Fifty Shades of Grey, from Christian’s perspective.
Anastasia "Ana" Steele stumbles into billionaire Christian Grey's office and clambers her way into his heart despite his need for domination and her need for self-preservation. As James promised her readers, this book tells the now well-known story from Christian's point of view, which means that large swathes of the original novel featuring contact between Ana and Christian—conversations, emails, and the infamous "binding contract between the Dominant and the Submissive"—are essentially copied and pasted into this one, with Ana's first-person narration taken out and replaced by Christian's. What's surprising is how distant and hazy Ana feels, considering how Christian jumped off the pages of the original and how James made us feel connected to his struggles as seen from Ana's perspective. Christian is tortured and enigmatic, which was one of the strengths of Fifty Shades, but his narration lacks subtlety and insight. He continually simplifies his attraction to Ana, referring to her as hot or sexy and saying he wants to dominate her, without any indication that he appreciates the way she's resisting his domineering instincts—or maybe he does appreciate it but still wants to dominate her, which would make it feel even more like a bad high school relationship in which the senior tells the freshman "I really like you, but you're not what I'm looking for, so please change." Christian comes across less as damaged hero than self-centered juvenile bordering on icky creep, which definitely erodes his sexy mystique. James' storytelling here is tedious, repetitive, and sometimes even cringe-worthy. This new take on a familiar story would have been more powerful if Christian had shown the self-awareness and ability to change we saw through Ana's eyes in the original.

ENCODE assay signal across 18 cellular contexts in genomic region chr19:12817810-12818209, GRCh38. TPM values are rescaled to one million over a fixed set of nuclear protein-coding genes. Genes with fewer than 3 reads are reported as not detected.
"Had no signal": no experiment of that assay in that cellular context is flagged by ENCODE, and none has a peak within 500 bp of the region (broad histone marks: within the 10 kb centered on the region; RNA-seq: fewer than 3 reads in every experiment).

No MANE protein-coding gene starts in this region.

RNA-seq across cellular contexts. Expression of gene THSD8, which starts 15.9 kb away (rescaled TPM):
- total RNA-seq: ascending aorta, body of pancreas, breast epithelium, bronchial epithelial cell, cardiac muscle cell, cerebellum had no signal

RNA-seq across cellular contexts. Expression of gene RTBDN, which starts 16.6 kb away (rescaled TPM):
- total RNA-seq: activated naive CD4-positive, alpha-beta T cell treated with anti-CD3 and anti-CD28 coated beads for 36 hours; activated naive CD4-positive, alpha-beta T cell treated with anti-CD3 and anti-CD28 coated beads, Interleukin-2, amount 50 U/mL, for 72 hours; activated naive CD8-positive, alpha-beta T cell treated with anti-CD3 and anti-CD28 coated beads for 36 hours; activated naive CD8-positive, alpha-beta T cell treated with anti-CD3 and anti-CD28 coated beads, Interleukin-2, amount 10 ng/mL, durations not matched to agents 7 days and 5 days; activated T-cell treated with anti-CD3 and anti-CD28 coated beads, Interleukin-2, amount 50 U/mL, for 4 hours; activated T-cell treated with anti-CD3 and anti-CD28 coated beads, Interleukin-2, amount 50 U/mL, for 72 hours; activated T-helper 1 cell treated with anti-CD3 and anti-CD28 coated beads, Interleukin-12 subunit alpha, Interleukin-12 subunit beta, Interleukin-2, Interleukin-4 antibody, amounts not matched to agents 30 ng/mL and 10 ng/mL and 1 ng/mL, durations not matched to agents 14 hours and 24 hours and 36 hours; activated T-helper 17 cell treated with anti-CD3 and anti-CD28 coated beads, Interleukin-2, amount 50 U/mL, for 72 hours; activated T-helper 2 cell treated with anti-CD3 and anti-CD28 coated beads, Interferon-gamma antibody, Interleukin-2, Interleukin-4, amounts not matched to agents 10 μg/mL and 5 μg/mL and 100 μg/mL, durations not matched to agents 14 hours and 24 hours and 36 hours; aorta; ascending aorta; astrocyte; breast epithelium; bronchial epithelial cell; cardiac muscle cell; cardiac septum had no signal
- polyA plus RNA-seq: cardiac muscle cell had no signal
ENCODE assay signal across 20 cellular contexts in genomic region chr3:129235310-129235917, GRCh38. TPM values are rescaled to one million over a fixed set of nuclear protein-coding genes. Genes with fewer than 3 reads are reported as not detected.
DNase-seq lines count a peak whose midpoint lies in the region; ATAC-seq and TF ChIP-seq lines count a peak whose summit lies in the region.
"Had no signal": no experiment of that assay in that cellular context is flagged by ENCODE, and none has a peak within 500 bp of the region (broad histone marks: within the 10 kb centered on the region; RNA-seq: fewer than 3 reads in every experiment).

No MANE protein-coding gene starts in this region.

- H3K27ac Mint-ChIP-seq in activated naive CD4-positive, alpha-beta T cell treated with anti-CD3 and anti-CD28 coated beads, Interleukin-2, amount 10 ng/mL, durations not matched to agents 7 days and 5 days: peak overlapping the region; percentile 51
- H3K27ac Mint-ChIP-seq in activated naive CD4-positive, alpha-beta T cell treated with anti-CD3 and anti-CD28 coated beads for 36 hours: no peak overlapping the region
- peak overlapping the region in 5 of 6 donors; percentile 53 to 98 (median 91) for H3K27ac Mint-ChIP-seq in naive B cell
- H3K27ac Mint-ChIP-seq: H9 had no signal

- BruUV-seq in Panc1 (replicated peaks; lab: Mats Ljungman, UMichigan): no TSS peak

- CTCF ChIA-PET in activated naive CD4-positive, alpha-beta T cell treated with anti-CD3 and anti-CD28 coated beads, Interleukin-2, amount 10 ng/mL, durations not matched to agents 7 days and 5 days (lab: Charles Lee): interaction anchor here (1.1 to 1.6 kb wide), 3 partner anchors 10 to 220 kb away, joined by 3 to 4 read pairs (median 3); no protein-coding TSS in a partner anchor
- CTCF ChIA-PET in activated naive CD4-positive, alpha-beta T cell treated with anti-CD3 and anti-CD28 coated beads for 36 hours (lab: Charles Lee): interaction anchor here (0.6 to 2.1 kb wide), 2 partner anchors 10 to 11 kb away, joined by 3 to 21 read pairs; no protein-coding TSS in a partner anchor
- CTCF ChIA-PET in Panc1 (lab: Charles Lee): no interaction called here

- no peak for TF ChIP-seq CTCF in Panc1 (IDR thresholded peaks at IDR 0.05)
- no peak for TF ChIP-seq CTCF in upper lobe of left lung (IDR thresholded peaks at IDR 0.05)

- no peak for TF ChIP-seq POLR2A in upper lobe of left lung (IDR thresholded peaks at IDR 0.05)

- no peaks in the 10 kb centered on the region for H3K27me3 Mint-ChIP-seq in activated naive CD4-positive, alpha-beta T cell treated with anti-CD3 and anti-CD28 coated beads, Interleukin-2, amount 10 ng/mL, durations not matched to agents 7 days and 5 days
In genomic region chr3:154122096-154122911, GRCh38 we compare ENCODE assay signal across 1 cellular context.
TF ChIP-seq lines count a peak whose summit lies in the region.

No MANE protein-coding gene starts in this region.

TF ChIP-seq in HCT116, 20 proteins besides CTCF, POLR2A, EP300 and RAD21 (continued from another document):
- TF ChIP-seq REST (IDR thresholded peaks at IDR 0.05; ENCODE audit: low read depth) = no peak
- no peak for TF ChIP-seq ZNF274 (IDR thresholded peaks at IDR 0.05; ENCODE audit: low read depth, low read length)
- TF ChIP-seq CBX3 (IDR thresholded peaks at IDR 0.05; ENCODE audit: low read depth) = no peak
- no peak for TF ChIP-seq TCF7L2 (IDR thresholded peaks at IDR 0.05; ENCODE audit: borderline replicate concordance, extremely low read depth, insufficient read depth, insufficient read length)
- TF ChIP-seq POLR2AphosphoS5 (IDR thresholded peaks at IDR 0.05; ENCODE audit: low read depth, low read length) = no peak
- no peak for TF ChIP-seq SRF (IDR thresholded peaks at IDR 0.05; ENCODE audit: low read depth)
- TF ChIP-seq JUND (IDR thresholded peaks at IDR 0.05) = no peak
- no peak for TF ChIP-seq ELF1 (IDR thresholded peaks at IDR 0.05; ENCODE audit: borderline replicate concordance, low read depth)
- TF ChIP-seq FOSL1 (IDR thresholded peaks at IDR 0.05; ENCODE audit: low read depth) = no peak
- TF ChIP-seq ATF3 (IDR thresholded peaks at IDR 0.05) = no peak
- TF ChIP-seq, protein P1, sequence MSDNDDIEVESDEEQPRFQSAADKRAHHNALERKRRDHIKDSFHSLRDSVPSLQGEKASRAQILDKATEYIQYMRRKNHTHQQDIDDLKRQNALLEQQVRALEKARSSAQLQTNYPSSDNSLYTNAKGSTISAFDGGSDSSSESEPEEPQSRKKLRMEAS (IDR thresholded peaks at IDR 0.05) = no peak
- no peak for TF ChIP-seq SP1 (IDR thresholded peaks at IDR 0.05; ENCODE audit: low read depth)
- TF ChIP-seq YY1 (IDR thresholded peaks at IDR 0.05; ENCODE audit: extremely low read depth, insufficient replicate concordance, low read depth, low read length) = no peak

Die-hard fans might argue this gives us something new, but it doesn’t—and it's boring.